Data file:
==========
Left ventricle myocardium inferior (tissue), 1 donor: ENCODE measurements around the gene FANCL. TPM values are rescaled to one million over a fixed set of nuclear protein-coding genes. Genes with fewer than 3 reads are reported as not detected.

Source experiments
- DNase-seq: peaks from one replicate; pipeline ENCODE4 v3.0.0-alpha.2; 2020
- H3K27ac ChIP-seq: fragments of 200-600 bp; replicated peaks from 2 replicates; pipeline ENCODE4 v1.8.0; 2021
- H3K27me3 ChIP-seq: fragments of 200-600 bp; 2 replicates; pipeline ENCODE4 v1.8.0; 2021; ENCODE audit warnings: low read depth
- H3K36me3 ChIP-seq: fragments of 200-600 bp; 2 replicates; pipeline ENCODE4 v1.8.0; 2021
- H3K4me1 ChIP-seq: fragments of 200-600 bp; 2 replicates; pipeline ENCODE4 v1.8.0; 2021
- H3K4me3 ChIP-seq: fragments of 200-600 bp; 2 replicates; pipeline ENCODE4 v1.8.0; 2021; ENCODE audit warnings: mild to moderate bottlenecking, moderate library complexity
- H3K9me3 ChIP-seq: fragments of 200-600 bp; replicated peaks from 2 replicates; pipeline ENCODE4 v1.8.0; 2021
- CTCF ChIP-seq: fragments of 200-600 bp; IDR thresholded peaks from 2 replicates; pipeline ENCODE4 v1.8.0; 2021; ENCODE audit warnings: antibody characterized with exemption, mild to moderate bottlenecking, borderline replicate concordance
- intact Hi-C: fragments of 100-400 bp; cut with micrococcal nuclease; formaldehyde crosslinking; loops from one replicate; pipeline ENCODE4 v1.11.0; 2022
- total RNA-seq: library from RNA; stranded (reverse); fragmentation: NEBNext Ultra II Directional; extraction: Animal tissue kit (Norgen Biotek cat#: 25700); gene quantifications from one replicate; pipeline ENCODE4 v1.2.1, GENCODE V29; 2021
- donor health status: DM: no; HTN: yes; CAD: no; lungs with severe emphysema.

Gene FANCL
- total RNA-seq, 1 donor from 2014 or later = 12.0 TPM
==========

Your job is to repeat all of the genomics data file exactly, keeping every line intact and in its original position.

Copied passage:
Left ventricle myocardium inferior (tissue), 1 donor: ENCODE measurements around the gene FANCL. TPM values are rescaled to one million over a fixed set of nuclear protein-coding genes. Genes with fewer than 3 reads are reported as not detected.

Source experiments
- DNase-seq: peaks from one replicate; pipeline ENCODE4 v3.0.0-alpha.2; 2020
- H3K27ac ChIP-seq: fragments of 200-600 bp; replicated peaks from 2 replicates; pipeline ENCODE4 v1.8.0; 2021
- H3K27me3 ChIP-seq: fragments of 200-600 bp; 2 replicates; pipeline ENCODE4 v1.8.0; 2021; ENCODE audit warnings: low read depth
- H3K36me3 ChIP-seq: fragments of 200-600 bp; 2 replicates; pipeline ENCODE4 v1.8.0; 2021
- H3K4me1 ChIP-seq: fragments of 200-600 bp; 2 replicates; pipeline ENCODE4 v1.8.0; 2021
- H3K4me3 ChIP-seq: fragments of 200-600 bp; 2 replicates; pipeline ENCODE4 v1.8.0; 2021; ENCODE audit warnings: mild to moderate bottlenecking, moderate library complexity
- H3K9me3 ChIP-seq: fragments of 200-600 bp; replicated peaks from 2 replicates; pipeline ENCODE4 v1.8.0; 2021
- CTCF ChIP-seq: fragments of 200-600 bp; IDR thresholded peaks from 2 replicates; pipeline ENCODE4 v1.8.0; 2021; ENCODE audit warnings: antibody characterized with exemption, mild to moderate bottlenecking, borderline replicate concordance
- intact Hi-C: fragments of 100-400 bp; cut with micrococcal nuclease; formaldehyde crosslinking; loops from one replicate; pipeline ENCODE4 v1.11.0; 2022
- total RNA-seq: library from RNA; stranded (reverse); fragmentation: NEBNext Ultra II Directional; extraction: Animal tissue kit (Norgen Biotek cat#: 25700); gene quantifications from one replicate; pipeline ENCODE4 v1.2.1, GENCODE V29; 2021
- donor health status: DM: no; HTN: yes; CAD: no; lungs with severe emphysema.

Gene FANCL
- total RNA-seq, 1 donor from 2014 or later = 12.0 TPM